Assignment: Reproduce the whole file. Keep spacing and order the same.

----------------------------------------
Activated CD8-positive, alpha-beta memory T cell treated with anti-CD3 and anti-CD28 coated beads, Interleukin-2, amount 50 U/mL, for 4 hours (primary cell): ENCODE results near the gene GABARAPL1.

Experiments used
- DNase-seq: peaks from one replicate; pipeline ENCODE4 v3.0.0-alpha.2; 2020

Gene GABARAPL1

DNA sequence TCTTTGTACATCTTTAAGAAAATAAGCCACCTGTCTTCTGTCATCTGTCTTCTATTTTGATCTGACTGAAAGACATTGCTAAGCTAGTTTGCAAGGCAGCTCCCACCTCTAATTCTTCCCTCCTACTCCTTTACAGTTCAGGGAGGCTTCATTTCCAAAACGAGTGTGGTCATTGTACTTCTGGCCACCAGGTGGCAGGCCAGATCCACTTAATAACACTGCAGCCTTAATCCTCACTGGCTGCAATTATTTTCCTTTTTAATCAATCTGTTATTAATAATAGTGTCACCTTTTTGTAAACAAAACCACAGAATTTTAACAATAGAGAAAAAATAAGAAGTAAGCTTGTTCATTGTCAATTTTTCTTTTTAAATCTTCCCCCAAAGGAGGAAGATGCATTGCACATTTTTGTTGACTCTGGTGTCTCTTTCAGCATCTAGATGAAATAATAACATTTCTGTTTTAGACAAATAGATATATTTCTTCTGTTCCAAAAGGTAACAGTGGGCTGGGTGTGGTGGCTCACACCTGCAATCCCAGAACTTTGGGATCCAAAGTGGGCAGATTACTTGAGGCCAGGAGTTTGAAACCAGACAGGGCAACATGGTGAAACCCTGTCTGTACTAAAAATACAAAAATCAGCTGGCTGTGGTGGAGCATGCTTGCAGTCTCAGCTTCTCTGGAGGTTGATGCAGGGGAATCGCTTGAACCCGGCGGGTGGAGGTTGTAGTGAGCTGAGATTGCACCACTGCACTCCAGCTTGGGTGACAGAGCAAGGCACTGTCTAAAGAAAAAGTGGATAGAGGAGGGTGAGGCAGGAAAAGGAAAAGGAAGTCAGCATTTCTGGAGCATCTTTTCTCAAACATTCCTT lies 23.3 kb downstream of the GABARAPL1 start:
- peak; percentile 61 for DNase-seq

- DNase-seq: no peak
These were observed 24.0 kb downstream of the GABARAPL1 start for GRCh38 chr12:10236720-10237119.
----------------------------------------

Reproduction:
Activated CD8-positive, alpha-beta memory T cell treated with anti-CD3 and anti-CD28 coated beads, Interleukin-2, amount 50 U/mL, for 4 hours (primary cell): ENCODE results near the gene GABARAPL1.

Experiments used
- DNase-seq: peaks from one replicate; pipeline ENCODE4 v3.0.0-alpha.2; 2020

Gene GABARAPL1

DNA sequence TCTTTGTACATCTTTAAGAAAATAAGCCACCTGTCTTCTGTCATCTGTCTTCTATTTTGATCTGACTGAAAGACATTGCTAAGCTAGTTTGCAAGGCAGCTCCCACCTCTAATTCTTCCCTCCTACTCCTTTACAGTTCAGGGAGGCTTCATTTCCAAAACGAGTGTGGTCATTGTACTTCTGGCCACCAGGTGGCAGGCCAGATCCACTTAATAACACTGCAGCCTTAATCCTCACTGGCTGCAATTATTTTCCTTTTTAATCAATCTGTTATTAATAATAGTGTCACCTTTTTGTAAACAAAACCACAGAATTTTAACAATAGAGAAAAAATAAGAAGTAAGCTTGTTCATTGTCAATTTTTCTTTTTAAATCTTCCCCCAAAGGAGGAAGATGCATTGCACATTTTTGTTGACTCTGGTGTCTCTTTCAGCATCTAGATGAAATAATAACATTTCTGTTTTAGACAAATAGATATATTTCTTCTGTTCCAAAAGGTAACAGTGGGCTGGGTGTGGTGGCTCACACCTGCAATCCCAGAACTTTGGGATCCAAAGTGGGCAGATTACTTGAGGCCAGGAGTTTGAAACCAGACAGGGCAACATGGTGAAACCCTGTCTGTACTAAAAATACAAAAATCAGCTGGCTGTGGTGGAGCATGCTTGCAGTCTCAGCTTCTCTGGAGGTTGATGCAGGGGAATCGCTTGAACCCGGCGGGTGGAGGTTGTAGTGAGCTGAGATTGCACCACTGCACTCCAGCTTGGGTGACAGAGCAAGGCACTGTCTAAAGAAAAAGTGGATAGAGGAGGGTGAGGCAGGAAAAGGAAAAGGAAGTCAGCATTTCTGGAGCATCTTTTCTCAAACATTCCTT lies 23.3 kb downstream of the GABARAPL1 start:
- peak; percentile 61 for DNase-seq

- DNase-seq: no peak
These were observed 24.0 kb downstream of the GABARAPL1 start for GRCh38 chr12:10236720-10237119.